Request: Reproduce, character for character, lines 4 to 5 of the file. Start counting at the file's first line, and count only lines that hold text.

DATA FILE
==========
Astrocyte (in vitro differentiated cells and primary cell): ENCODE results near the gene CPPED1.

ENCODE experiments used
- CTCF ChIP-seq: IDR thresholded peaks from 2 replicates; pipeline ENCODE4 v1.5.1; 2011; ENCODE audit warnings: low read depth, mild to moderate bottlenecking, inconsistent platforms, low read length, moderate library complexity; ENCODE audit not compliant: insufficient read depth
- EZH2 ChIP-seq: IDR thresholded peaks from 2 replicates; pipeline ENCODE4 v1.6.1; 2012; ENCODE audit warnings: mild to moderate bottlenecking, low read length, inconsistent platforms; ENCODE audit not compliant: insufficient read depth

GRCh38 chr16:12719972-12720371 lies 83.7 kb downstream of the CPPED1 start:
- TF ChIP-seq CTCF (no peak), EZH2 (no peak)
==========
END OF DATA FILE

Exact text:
- EZH2 ChIP-seq: IDR thresholded peaks from 2 replicates; pipeline ENCODE4 v1.6.1; 2012; ENCODE audit warnings: mild to moderate bottlenecking, low read length, inconsistent platforms; ENCODE audit not compliant: insufficient read depth

GRCh38 chr16:12719972-12720371 lies 83.7 kb downstream of the CPPED1 start: